Hundreds staged die-ins in front of Barclays and Target last night as Prince William and Kate took in a Nets game to protest the grand jury decision in the Eric Garner case. Target closed early, cops blocked the Atlantic Center Mall, and the subway stop there was shut down just as the game let out, according to Tweets and news reports.
Nets and Cleveland Cavelier players wore “I Can’t Breathe” tshirts. Russell Simmons chatted with protesters outside Barclays during the game, then tweeted “I am deeply inspired by all of the young people who are marching for justice. You are leading this country to a much better place.”
Forest City Enterprises is selling its 55 percent majority stake in Barclays Center, according to Street & Smith’s Sports Business Journal. Possible candidates include Nets owner Mikhail Prokhorov, who already owns 45 percent of the arena, or the new owners of the Islanders. No price has been named, but investment banking sources quoted by SBJ speculated $750,000,000 would be the top valuation, based on an estimated $30,000,000 in annual cash flow.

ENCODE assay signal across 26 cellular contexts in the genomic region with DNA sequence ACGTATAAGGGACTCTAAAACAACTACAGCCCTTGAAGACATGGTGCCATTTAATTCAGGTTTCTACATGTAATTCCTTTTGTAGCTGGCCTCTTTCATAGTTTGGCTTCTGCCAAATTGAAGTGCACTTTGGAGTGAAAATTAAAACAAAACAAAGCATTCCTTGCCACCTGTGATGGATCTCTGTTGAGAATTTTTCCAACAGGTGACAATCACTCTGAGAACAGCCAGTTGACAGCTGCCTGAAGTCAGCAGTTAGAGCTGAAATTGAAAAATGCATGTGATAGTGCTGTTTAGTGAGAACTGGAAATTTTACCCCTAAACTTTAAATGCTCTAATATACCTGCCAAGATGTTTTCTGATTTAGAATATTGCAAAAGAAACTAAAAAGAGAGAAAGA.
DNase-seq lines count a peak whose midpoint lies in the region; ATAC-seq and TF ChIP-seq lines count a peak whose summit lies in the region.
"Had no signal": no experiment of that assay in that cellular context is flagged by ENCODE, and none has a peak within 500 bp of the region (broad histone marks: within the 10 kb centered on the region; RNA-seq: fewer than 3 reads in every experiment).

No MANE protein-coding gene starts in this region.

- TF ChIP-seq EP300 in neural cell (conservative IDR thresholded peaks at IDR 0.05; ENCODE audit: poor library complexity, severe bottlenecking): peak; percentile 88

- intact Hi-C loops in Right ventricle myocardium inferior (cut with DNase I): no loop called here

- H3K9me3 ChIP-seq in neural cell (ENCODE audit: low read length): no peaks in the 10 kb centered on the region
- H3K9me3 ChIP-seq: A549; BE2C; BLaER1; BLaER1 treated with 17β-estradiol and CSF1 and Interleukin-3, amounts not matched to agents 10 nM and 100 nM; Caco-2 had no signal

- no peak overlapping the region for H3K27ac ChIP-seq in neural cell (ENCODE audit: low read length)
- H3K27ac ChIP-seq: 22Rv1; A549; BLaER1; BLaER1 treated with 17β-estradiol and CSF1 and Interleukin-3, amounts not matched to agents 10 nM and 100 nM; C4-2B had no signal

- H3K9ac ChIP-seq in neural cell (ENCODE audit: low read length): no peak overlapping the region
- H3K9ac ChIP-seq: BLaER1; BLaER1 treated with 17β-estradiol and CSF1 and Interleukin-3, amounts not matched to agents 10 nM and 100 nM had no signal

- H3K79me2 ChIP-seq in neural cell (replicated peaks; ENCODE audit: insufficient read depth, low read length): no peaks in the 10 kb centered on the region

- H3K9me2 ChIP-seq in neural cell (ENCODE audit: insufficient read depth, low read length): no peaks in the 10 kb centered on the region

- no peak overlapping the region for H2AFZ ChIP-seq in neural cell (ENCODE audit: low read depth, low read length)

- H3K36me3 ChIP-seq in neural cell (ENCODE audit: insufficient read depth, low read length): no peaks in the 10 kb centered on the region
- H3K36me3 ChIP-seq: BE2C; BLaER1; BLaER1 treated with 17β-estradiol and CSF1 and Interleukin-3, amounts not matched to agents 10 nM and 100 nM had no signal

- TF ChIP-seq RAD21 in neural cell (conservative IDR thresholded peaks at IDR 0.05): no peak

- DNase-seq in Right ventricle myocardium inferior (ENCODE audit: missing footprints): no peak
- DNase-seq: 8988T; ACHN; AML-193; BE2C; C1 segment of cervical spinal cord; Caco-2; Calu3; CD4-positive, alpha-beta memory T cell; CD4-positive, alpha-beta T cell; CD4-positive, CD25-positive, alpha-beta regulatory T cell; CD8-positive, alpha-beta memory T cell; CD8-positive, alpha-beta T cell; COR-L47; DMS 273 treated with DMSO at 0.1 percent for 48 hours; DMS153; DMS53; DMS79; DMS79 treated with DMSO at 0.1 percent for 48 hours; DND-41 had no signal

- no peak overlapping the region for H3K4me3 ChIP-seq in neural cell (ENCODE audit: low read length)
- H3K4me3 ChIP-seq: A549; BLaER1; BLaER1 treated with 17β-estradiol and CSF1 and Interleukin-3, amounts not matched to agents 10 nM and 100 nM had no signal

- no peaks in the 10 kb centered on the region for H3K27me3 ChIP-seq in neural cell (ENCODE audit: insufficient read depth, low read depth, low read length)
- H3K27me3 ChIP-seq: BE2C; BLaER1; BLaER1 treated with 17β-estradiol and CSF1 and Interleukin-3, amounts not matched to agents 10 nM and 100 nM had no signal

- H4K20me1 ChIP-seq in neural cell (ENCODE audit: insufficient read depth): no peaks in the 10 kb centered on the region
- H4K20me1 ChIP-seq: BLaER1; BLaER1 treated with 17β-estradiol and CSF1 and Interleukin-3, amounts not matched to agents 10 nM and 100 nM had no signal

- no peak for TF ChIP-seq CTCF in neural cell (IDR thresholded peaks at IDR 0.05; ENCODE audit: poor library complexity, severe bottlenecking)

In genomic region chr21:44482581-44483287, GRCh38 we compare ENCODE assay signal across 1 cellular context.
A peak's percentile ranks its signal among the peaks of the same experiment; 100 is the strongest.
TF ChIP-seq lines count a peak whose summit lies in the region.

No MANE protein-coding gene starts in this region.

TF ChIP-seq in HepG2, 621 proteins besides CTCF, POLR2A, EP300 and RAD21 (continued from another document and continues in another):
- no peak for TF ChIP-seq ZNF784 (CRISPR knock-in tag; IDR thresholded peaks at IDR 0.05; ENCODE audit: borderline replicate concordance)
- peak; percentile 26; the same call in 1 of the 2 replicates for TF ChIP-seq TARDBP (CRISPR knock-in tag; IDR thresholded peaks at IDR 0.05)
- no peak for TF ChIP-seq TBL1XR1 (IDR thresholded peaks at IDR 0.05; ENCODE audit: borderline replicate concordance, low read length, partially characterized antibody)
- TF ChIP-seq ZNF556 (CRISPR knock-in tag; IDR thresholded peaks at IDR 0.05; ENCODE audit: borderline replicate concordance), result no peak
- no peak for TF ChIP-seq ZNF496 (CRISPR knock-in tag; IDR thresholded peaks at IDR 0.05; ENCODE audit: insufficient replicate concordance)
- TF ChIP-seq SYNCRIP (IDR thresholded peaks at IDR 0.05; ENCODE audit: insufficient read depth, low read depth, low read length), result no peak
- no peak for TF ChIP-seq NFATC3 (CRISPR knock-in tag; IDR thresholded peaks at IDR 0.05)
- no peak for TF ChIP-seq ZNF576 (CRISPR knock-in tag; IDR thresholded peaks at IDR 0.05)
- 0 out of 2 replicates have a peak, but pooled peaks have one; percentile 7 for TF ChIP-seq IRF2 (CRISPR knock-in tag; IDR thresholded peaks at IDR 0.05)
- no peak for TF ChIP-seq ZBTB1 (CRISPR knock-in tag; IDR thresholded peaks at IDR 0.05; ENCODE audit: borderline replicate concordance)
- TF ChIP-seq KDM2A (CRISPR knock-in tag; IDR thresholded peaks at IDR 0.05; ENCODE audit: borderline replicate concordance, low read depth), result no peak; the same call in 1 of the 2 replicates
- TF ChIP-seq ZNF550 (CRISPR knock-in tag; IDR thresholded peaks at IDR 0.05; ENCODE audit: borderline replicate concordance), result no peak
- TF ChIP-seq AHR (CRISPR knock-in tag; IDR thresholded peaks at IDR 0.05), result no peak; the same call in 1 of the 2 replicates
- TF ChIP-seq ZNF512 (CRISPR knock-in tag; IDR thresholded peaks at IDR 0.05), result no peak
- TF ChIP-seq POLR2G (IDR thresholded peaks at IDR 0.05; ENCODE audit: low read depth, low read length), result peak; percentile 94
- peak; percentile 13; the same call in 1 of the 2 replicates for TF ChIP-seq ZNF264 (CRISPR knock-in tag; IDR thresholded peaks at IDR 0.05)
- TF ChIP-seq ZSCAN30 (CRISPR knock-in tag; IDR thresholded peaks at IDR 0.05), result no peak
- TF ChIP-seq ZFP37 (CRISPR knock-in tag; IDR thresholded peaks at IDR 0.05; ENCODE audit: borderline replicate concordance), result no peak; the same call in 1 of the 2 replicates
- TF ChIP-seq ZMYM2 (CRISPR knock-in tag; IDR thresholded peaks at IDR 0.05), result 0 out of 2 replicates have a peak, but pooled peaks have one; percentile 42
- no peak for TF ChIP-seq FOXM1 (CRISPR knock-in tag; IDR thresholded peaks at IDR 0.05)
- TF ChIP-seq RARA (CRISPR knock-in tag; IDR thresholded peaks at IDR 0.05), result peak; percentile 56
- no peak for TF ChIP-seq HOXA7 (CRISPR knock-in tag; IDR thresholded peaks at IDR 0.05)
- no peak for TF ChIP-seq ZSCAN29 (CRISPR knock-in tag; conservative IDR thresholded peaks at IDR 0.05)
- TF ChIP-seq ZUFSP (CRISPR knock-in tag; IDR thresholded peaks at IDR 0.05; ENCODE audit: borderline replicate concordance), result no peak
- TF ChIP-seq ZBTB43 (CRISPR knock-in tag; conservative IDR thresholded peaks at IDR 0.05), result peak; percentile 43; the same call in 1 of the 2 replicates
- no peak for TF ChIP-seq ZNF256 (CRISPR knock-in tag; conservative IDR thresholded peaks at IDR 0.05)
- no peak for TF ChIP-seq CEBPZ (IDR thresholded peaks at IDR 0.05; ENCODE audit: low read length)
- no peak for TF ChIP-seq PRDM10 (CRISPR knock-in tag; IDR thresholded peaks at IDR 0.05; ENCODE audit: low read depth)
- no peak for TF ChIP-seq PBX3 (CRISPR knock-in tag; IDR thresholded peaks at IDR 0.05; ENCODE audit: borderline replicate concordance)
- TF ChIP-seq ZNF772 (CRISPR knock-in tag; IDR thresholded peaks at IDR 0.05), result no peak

Atlantic Yards Report called the sale “curious,” considering the center cost more than $845,000,000 to build, according to various estimates. What do you make of it?
In the two years since Barclays Center opened its doors, 100 local businesses have closed, and chains like Shake Shack have arrived on Flatbush Avenue and nearby. (Opening soon: Doughnut Plant and Patsy’s Pizza). But some small businesses have survived and prospered by learning how to capitalize on game nights and concerts, according to a report in the Commercial Observer.